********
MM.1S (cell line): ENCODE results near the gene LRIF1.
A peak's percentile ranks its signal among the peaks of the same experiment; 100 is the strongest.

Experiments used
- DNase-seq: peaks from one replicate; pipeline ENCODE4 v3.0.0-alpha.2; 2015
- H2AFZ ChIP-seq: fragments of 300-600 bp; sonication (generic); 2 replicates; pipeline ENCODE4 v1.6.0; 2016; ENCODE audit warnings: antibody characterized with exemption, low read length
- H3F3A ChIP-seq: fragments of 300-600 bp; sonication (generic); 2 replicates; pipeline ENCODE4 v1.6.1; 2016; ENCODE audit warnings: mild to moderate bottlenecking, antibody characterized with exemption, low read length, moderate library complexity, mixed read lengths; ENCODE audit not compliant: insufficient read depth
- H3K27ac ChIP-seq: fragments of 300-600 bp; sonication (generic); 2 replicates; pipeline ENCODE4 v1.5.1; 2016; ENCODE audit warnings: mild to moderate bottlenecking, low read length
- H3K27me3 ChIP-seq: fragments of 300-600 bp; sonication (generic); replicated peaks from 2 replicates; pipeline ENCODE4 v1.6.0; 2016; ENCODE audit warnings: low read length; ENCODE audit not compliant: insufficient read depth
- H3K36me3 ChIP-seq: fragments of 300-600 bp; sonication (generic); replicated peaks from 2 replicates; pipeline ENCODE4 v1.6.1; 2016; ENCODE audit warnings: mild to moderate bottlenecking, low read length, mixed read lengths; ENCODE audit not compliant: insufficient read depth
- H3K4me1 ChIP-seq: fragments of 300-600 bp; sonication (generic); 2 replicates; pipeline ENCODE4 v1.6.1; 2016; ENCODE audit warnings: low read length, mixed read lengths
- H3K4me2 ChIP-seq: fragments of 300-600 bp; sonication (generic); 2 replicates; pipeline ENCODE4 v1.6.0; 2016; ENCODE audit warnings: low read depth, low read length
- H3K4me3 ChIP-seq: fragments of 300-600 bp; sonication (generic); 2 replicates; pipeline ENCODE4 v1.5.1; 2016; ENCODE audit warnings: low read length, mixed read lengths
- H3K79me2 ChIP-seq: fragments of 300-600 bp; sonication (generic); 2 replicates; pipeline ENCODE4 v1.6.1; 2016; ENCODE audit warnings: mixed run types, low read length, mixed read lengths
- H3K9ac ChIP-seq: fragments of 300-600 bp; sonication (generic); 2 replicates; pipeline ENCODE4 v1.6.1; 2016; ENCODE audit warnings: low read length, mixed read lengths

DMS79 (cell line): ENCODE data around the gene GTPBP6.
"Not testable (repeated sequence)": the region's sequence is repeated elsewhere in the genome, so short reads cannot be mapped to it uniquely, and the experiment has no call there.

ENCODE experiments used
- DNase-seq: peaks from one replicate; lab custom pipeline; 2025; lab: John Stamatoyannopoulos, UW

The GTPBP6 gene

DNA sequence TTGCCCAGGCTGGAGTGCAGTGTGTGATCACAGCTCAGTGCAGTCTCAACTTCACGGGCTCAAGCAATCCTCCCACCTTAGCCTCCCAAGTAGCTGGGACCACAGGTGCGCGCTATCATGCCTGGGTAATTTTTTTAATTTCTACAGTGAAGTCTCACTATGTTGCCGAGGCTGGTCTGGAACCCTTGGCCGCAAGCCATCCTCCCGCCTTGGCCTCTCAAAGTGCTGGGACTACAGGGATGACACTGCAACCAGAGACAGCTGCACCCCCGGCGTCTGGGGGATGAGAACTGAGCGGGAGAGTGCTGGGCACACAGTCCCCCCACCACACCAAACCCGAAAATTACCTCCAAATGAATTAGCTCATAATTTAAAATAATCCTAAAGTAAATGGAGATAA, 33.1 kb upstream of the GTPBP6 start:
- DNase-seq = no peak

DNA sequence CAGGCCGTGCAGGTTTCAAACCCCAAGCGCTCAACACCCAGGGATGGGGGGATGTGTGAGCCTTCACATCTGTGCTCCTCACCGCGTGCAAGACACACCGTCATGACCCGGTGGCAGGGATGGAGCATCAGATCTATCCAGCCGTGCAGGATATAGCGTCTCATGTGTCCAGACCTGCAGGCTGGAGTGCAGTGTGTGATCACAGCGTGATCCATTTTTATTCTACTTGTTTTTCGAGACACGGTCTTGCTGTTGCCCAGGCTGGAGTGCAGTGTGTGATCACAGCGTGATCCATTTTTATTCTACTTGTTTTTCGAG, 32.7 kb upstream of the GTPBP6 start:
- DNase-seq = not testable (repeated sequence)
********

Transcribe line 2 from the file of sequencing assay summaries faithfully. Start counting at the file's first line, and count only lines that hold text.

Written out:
A peak's percentile ranks its signal among the peaks of the same experiment; 100 is the strongest.